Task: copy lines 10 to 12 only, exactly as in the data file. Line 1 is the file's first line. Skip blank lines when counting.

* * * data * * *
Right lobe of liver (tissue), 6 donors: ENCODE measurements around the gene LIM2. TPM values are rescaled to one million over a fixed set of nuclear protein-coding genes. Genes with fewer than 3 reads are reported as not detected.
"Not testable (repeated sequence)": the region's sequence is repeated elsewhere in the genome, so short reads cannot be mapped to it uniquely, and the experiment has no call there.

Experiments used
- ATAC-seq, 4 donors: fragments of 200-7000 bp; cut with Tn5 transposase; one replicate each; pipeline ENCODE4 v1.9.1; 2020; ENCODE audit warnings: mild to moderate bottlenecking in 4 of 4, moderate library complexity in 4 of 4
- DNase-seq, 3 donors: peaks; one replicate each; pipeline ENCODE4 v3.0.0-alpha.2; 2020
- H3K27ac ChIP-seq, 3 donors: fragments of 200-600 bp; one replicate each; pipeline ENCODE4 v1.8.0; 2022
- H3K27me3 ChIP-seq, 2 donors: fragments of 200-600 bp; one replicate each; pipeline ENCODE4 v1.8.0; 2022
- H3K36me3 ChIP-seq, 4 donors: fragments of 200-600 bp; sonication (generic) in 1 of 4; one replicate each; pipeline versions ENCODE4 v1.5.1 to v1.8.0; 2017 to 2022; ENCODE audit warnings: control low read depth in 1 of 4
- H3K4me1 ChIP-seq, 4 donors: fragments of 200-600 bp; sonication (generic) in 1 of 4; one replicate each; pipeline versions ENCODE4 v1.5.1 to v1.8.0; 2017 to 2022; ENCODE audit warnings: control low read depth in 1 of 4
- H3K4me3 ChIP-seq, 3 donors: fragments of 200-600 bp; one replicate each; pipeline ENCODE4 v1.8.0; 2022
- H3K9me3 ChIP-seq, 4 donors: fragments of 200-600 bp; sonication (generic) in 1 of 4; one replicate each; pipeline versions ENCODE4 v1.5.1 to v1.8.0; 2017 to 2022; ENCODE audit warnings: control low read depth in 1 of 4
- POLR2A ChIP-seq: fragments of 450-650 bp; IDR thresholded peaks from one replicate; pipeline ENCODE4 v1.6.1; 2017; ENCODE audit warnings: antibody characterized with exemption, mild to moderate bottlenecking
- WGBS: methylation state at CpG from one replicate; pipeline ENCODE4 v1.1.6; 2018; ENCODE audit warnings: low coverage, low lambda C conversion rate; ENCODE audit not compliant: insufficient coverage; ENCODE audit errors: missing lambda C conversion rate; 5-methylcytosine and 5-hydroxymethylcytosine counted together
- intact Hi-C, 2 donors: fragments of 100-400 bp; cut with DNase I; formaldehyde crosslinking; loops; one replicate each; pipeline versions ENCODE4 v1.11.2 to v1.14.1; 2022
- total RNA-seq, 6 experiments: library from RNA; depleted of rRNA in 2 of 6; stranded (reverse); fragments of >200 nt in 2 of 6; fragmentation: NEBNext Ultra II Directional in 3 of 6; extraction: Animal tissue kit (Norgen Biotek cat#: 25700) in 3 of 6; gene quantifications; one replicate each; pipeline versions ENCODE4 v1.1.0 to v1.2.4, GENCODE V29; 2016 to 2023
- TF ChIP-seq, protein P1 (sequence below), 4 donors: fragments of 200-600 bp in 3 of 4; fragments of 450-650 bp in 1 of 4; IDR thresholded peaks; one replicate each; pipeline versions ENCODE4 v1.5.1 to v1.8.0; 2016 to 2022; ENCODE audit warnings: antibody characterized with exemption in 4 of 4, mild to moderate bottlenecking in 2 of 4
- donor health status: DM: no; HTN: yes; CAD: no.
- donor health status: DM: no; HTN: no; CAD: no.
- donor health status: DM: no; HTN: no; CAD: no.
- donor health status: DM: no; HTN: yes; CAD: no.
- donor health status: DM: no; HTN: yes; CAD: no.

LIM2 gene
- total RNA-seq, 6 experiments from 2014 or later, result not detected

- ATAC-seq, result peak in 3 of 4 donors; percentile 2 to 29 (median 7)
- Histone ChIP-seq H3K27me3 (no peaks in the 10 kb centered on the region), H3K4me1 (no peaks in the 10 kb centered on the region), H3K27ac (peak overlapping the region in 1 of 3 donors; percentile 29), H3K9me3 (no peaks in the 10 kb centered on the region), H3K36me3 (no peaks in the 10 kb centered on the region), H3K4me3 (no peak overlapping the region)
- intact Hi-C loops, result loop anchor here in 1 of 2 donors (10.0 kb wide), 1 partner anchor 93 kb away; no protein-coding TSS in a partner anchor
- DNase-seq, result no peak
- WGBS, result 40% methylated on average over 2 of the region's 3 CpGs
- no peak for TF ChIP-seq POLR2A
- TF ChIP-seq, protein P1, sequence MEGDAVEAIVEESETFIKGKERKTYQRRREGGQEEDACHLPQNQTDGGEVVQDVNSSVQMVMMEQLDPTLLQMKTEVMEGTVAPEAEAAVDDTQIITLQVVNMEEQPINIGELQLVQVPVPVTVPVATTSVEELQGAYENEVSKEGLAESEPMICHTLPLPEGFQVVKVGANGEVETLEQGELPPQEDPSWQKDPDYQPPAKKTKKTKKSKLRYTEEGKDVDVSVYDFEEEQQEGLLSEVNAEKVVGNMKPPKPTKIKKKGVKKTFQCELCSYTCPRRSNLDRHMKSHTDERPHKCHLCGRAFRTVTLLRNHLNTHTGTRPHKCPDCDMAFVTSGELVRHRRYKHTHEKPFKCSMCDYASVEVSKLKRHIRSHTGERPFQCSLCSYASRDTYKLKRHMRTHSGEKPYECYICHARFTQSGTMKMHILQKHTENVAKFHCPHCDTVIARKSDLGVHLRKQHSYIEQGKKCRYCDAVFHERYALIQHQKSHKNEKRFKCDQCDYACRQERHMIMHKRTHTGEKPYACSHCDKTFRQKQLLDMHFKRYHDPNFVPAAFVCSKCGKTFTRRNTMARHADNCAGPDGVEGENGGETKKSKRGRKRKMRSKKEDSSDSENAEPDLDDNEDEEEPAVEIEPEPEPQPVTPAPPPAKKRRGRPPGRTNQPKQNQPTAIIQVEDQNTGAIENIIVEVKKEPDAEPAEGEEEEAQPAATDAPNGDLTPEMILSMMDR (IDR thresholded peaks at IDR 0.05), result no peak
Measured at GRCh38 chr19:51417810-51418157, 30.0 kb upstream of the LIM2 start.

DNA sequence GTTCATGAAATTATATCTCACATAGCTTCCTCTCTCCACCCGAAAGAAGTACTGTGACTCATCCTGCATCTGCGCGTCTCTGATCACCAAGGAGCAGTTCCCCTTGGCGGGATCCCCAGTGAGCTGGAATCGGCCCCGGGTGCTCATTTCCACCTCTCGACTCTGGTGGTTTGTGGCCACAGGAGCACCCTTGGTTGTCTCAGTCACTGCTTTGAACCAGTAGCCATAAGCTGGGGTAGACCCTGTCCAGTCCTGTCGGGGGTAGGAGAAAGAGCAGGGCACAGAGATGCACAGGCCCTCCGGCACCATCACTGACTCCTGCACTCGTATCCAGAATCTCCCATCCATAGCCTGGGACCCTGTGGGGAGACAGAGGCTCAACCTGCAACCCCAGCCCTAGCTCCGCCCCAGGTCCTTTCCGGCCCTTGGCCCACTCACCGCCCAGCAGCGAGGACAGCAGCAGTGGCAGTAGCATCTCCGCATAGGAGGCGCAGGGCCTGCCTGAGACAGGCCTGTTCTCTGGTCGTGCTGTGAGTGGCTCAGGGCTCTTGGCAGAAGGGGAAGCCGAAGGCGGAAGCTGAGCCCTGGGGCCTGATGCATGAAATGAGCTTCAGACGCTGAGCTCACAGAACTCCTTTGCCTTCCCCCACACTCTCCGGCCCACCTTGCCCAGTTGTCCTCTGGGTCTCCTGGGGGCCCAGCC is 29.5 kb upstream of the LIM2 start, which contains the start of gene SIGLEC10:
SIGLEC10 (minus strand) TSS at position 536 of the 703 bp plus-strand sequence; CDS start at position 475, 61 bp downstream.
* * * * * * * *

- H3K4me3 ChIP-seq, 3 donors: fragments of 200-600 bp; one replicate each; pipeline ENCODE4 v1.8.0; 2022
- H3K9me3 ChIP-seq, 4 donors: fragments of 200-600 bp; sonication (generic) in 1 of 4; one replicate each; pipeline versions ENCODE4 v1.5.1 to v1.8.0; 2017 to 2022; ENCODE audit warnings: control low read depth in 1 of 4
- POLR2A ChIP-seq: fragments of 450-650 bp; IDR thresholded peaks from one replicate; pipeline ENCODE4 v1.6.1; 2017; ENCODE audit warnings: antibody characterized with exemption, mild to moderate bottlenecking